We submitted this grant proposal a week ago Tuesday! I joined with three collaborators on this grant proposal: Curii, Genome in a Bottle, and the Church Lab. We also partnered with the Personal Genome Project and the Open Humans platform.

Since we’re all open-science-y people, we agreed to make the grant public after submission. I was thinking about how best to present it in a blog post, but then I remembered that grants are supposed to stand on their own with respect to the RFA. So …here it is, with only a little bit of organization to make it more approachable!

The HGRC call asked for what was in effect one R01 and two R21 grants, along with another R01-sized grant on top. The first R01 was Component 1, a 12 page section discussing how the center would maintain, improve, and provide the Human Genome reference. The first R21 was a 6 page Component 2, describing the community outreach plans of the center, to do training and gather feedback. The second R21 was the 6 page Component 3, describing the logistical coordination of the rest of the Human Genome Reference Program (running meetings, providing materials, etc.) And the last R01 was an overarching summary of the three components, 12 pages in length.

The end PDF submission was over 300 pages in length. Good fun…

One last comment before I provide the links: just like reading someone else’s submitted dissertation, your sole responsibility in reading someone else’s ALREADY SUBMITTED GRANT is to make nice noises, like “Hey, that’s great congrats on submitting it!” and “There are some great ideas in there!” You don’t say “ooh, look, a typo on p3! (How unprofessional! Sucks that you can’t fix it now!)” or “Gosh I would have written that completely differently.” Basically, you should just be nice – we’re going to go through a NIH review panel experience, and I’m sure they’ll be properly critical 🙂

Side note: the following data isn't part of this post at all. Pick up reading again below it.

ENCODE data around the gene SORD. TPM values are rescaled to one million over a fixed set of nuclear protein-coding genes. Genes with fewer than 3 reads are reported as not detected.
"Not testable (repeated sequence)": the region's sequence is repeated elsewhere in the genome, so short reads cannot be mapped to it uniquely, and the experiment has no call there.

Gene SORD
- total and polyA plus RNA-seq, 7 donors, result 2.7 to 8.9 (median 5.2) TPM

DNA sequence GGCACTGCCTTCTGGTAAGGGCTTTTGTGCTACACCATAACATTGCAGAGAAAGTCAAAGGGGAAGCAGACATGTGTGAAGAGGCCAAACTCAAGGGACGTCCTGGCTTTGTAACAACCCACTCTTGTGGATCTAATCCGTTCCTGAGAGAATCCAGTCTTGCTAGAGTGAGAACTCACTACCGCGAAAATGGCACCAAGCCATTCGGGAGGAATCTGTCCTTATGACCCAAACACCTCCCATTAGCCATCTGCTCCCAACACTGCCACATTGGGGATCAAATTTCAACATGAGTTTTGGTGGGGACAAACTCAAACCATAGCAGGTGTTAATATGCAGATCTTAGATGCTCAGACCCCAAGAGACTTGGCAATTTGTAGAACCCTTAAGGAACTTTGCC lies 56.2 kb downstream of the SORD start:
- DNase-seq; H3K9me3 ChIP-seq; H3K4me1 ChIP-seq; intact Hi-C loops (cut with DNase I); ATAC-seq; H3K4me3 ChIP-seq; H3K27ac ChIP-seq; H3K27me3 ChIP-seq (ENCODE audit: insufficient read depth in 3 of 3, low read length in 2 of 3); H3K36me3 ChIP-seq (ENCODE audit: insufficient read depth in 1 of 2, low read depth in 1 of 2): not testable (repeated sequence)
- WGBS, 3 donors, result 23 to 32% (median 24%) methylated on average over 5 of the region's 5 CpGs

The Actual Grant

Research Strategy – OVERALL – a high level overview of the thing.

Research Strategy – Component 1: Maintain, Improve, Provide the Human Reference Genome – check out our cool validation strategy with Genome-in-a-Bottle-like data sets!

Research Strategy – Component 2: Do Community Outreach and Needs – here we proposed not just doing outreach but also building a community of practice!

Research Strategy – Component 3: Provide Logistical Coordination for Human Genome Reference Program – here we added a standardization effort!



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Lavender sinks, tubs and toilets in bathrooms from 1927-1949

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The article Lavender sinks, baths and tubs in toilets from 1927-1949 appeared initially on Retro Renovation.

Pam here. Since Jan. 1, I’ve been tenaciously focused on performing a lot of technical tidy up of this site. This has included moving through stories in draft form. And ack! Did I publish this one? It wasn’t a draft — it had been finished and waiting for me! Kate finished it over […]